Public Order Act 1986 Section 14 allows the police to dictate the size and location of public assemblies, to atomise movements in a physical way on the ground.

The Queen is at the top of the constitutional power structure, but is she pro-fracking? “The Crown” says fracking is okay, but this could mean “The City” as it often does. The hymn God Save The Queen is “a black magic prayer to keep us separated from our divinity” to divert us from knowing that we are the custodians of our country, our planet, and keep us from empowerment.

Section 14 is a prayer too. While the police tried to read it to Simon Welsh, he sang, to drown it out. He was arrested anyway, and frisked in Crawley police station. A gay man, he brought humour to this invasive procedure, and the frisking officer blushed, then became the butt of humour among his colleagues. He experienced an empowered feeling at the same time as he was having his rights taken away. In the cells he wrote a poem. He was advised to use it as his statement, to say in his defence that he had experienced “temporary heart consciousness”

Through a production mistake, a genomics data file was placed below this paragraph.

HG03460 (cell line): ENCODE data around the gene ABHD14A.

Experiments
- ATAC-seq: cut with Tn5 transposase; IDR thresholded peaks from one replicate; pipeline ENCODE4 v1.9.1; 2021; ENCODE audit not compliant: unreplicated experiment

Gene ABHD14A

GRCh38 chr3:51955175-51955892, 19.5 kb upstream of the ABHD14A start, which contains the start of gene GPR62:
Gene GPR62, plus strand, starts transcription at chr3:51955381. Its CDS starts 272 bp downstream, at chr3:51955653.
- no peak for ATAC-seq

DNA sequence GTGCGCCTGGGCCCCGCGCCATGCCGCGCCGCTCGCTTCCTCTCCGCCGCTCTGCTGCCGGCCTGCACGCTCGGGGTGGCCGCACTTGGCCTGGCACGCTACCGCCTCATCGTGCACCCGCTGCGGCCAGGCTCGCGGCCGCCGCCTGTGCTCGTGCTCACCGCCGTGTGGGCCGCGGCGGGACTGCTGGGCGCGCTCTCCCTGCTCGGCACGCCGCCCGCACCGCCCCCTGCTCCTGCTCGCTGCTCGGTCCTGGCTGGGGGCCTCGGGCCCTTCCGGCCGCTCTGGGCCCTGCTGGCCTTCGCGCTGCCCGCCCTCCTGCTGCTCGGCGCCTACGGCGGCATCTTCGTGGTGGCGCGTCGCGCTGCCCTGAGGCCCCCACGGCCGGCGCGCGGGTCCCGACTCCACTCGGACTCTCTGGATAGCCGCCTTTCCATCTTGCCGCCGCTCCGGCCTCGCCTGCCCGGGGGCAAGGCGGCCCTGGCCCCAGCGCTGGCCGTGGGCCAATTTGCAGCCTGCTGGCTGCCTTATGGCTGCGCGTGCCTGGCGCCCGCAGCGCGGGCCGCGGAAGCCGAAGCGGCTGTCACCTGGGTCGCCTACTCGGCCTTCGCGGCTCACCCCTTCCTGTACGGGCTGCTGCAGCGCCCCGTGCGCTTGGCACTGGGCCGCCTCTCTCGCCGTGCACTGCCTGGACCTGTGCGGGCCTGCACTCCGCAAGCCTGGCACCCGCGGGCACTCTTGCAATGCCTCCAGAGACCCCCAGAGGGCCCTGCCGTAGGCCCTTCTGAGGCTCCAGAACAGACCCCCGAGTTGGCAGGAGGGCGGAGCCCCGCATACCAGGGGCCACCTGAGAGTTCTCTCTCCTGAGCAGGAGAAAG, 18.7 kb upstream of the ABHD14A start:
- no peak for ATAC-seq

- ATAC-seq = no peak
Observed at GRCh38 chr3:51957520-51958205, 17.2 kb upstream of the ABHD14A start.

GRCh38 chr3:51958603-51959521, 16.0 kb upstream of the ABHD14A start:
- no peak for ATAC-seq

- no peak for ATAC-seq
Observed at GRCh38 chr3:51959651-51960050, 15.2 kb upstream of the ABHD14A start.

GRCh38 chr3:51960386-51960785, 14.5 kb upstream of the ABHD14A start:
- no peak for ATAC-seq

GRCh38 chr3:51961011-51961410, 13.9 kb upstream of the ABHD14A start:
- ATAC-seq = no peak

In court, the poem was his extraordinary defence: “Arrested for singing

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Week 2 – Charles Avery – January 12-18 – Untitled (Dihedra)

Charles Avery’s project for week two of fig-2 is now called “Untitled (Dihedra)” following the ubiqituous ‘Untitled (Title)’ format that never gets old.  I like the original working title “Ghosts Circumnavigating A Trefoil Knot”, from the sketch for the looped film that comprises the three-chambered heart of the work: